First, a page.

[126] Nor do I accept that the use of the expression "risk/benefit" analysis introduced a new analytical tool into the decision-making process. I view the entire environmental assessment process, and the decision-making role of the ministers following receipt of a report, along with the executive director's recommendations, as a "risk/benefit" analysis. The ultimate task of the ministers was to make a decision about the certificate after taking into account the technical analysis of environmental effects conducted by the EAO; the views of those affected by the project, prominent among which was the objections of First Nations; the risk of long term environmental damage and very substantial remediation costs if mitigation measures were not entirely successful, as well as the benefits to the people of this province of an employment and wealth generating project. They were then to weigh the risks against the benefits and decide whether it was in the public interest that the risks were worth taking. It should not be a surprise that the executive director recommended a "risk/benefit" analysis.

Those familiar with the environmental assessment process know that the fundamental question in environmental assessment – and the question upon which all of the EAO policies and guidance materials and reporting templates are based – is whether the project is considered "likely to have significant adverse effects". That is a term of art in the environmental assessment world, supported by well-developed and established methodologies in BC, Canada and elsewhere. While there has always been and will continue to be debates about the nuances and subtleties by which a determination of "significant adverse effects" occurs, there has never been any doubt that that is the most relevant question. Such language is found in section 10 of the Act as the very basis for deciding whether an assessment is required, and it is precisely the same test that the federal government used when developing the Canadian Environmental Assessment Act, 2012 (see section 52).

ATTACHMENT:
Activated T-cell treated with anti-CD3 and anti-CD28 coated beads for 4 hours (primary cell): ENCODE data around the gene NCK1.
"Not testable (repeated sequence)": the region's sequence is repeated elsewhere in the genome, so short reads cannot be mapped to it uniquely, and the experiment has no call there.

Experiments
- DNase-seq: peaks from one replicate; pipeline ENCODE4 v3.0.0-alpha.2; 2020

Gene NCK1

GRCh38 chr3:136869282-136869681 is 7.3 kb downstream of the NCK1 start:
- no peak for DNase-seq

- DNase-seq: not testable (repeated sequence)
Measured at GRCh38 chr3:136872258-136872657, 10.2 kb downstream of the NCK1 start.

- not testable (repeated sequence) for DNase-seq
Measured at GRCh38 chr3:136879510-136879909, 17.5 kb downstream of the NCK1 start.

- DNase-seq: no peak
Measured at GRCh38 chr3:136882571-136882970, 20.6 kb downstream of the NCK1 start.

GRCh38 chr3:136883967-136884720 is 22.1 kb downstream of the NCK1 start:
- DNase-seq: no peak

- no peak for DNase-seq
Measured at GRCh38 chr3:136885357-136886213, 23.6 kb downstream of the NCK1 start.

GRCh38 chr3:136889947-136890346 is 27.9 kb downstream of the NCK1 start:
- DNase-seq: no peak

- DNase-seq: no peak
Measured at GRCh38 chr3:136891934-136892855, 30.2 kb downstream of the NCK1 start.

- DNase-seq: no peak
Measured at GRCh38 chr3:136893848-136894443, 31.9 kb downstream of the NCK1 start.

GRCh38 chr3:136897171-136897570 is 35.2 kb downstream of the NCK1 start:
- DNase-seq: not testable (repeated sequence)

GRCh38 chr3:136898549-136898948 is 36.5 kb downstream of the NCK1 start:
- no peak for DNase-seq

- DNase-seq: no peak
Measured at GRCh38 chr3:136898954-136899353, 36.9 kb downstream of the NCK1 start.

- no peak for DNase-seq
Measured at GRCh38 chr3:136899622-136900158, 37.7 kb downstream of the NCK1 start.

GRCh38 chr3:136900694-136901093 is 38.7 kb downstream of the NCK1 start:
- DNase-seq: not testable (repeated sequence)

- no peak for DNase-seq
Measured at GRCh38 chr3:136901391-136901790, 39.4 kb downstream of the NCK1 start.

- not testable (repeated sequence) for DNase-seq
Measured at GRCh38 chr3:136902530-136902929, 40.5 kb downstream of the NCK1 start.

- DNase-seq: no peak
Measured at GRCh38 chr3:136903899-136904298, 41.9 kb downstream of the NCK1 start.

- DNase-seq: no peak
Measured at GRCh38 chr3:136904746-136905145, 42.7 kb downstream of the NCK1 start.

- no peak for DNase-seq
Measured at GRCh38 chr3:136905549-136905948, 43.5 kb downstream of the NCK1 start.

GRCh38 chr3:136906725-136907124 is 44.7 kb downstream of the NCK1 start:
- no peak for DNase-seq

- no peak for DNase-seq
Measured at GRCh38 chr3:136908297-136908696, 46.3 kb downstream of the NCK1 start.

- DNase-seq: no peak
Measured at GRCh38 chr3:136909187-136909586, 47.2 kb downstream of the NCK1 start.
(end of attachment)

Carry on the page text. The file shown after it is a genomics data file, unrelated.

Further, the EAO has previously used an objective framework for considering whether projects should be considered "justified" in cases where significant adverse facts are found to be likely, much as the federal government does under the Canadian Environmental Assessment Act, 2012. It considers questions such as the economic benefits that a project provides, the contribution to community development, whether alternatives exist and how serious the adverse effects are, among other things.3 Thus, the significant adverse effects test, coupled with the justification analysis, is both well-established and well-understood, and as such the environmental assessment process already includes a sophisticated risk/benefit analysis that examines a range of environmental issues and socio-economic benefits. Layering on a subsequent and rudimentary risk/benefit analysis would seem unnecessary at best and – at worst – could undermine the more structured analysis that has been used to date. Put simply, even if it is permissible from a legal perspective, there are significant questions from a policy perspective as to whether the EAO and the Executive Director should or will continue to use the risk/benefit test in any other case (and we are not aware of it ever having been used in other cases, either before or after the Morrison decision). If it is to be used, important questions will need to be answered, such as when the analysis will be undertaken, what factors will be considered, how it will relate to the significant adverse effects/justification tests and when the proponent or other parties will be allowed to comment on that analysis before decisions are made, among others.